Of the large US markets, California markets dominate the top 10: San Jose was leading, followed by San Francisco, Anaheim and Oakland. Salt Lake City was in fifth place, followed by Denver, San Diego and Seattle. Oxnard in Ventura County was ninth and Tacoma, Washington completed the list in 10th place.

The price-to-rent ratio in some of these markets, including Los Angeles and Miami, also grew during the pandemic and is approaching levels reached during the housing boom in the mid-2000s.

How long can it last?

Given the steep decline in the price-to-rent ratio since the latest housing slump, should Bay Area homeowners and buyers be concerned that the current numbers also signal that the market is on the brink?

“They are definitely high relative to history,” deRitis said of the region’s current reports.

However, he added that while there is “constant debate” on the subject, he thinks Bay Area home prices are unlikely to rise anytime soon.

“I think (the relationship is) sustainable for the market as it is, given the income and profile of the people who live there,” he said. “The market has been able to sustain these prices and these rents”.

Instead of a crash, a fix is ​​expected, deRitis said. It could mean slower growth in house prices, or even a 5% to 10% drop, he said.

Any change in remote work trends will likely affect the housing market as well, deRitis said. If many employees of Bay Area companies remain permanently distant, it could “relieve some of the pressure” and “remove some of the demand” for housing in general, particularly if they move out of the area, as many did during the pandemic.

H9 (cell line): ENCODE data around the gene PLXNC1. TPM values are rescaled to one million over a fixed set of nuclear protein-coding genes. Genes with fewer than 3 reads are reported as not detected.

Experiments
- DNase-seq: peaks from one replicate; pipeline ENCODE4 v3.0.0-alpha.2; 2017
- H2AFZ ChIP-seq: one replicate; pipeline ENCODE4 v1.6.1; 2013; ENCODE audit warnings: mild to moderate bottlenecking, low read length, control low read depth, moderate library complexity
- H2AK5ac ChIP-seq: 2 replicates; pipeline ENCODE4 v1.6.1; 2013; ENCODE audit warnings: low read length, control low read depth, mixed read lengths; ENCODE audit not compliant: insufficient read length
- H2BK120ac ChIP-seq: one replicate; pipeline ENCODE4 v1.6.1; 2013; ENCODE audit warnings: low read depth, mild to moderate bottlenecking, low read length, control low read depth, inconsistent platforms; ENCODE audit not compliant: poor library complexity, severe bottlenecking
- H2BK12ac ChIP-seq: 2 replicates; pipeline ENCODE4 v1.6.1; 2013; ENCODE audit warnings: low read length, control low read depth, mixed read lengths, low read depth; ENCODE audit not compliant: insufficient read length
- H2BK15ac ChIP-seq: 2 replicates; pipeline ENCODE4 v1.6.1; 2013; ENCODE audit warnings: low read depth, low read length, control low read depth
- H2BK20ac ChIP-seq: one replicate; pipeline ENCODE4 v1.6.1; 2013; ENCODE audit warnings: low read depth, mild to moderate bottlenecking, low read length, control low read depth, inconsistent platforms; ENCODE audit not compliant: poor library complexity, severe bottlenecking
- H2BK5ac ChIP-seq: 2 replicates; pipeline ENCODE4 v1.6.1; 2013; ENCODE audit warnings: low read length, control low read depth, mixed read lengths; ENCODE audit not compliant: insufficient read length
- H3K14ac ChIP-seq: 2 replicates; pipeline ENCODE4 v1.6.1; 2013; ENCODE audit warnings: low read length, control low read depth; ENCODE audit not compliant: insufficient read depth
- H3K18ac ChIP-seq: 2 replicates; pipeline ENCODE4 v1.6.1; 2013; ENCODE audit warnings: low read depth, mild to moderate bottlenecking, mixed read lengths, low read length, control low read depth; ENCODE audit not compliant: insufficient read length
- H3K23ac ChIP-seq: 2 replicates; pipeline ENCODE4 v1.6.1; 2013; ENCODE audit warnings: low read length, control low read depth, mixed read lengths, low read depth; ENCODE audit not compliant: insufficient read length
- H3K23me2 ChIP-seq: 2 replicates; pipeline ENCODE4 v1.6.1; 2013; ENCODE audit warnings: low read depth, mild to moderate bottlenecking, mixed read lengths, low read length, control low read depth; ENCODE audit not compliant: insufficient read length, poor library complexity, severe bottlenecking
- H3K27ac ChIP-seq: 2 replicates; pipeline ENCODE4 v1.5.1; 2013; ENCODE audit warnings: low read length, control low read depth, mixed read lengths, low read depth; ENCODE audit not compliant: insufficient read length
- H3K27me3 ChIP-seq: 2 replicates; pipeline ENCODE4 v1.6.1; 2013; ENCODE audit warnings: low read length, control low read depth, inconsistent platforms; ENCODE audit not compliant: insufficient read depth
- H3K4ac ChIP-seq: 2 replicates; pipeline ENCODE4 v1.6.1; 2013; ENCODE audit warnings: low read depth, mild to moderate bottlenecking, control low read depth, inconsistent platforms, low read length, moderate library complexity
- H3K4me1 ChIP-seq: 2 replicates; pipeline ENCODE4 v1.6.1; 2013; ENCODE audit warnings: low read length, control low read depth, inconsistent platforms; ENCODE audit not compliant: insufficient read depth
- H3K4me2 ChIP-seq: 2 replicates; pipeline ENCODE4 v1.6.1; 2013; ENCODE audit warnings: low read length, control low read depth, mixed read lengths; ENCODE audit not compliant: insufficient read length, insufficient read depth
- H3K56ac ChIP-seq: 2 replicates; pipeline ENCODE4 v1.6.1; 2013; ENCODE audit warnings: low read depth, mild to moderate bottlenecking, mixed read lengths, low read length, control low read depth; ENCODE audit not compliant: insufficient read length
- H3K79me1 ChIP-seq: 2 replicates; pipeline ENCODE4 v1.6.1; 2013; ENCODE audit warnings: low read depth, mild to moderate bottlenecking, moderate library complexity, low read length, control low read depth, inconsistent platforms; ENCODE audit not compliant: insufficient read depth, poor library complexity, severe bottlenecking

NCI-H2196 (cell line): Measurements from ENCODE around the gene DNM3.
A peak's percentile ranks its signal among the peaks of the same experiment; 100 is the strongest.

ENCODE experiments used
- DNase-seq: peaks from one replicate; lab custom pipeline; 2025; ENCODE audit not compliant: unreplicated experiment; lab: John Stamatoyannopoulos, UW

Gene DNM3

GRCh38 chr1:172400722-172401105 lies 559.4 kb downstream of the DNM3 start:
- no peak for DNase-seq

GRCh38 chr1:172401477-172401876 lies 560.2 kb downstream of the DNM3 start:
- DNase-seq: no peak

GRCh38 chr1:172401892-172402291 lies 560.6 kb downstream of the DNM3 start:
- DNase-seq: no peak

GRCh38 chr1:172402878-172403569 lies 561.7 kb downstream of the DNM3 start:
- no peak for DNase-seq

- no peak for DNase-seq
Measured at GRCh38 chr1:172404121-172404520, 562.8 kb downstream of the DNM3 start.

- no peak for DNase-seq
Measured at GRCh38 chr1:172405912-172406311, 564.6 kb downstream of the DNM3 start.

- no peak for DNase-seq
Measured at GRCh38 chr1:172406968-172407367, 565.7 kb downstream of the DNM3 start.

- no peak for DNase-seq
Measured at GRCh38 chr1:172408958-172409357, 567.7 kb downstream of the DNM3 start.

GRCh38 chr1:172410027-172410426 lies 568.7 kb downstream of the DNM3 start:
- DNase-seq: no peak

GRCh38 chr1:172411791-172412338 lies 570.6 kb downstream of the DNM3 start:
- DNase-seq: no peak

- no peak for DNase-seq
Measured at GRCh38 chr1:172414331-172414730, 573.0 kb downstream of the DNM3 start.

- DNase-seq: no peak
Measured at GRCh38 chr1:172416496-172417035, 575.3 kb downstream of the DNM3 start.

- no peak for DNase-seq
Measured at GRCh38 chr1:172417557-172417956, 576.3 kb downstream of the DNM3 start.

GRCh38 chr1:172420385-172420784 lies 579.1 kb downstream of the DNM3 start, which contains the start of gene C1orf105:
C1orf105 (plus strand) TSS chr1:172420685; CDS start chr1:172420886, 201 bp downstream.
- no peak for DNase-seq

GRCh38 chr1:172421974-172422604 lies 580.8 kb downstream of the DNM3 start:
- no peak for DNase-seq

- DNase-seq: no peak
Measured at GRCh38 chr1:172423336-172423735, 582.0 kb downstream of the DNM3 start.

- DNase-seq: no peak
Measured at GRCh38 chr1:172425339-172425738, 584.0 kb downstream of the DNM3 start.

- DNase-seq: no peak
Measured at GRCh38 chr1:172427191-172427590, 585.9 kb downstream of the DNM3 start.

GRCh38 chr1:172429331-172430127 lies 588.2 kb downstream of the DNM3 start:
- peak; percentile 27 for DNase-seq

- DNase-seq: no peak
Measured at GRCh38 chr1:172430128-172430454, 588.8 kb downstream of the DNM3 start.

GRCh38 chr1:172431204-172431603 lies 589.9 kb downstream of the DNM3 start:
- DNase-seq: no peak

However, those who cannot work remotely can increase the demand for rents, and higher-income workers could have a greater impact on the home buying market, whether they work remotely or not.

Regardless, the Bay Area still has “pent-up demand” for housing, deRitis said, so he doesn’t expect “major moves”.

“There are still a lot of people who want to live in the Bay Area even if they have the ability to work remotely,” deRitis said. “This is why we expect a moderation in prices and rents rather than a sudden collapse.”

What do numbers mean to you?

For people calling to rent or buy, the price-to-rent ratio should be just information that informs the decision, deRitis said.

One thing to keep in mind, he said, is that rents and house prices don’t necessarily move in tandem.

“You could reach a high level of rental price if prices rise faster than rents,” he said. “You may have prices that may fall, but rents are falling faster. Some of these dynamics are important here. ”

Also, most importantly, while the report may indicate the relative gap between the cost of a monthly mortgage and the rent payment, it won’t tell you which one is actually more convenient for you.

While the ratio is favorable, other variables include interest rates, income, 10-year financial outlook, fixed costs associated with purchases, labor market outlook, and whether you plan to stay in an area for a long time. period.

“It’s not a simple equation, but this is definitely a good rule of thumb to indicate whether the market appears to be overheated or not,” said deRitis.


Kellie Hwang is a staff writer for the San Francisco Chronicle. Email: kellie.hwang@sfchronicle.com Twitter: @KellieHwang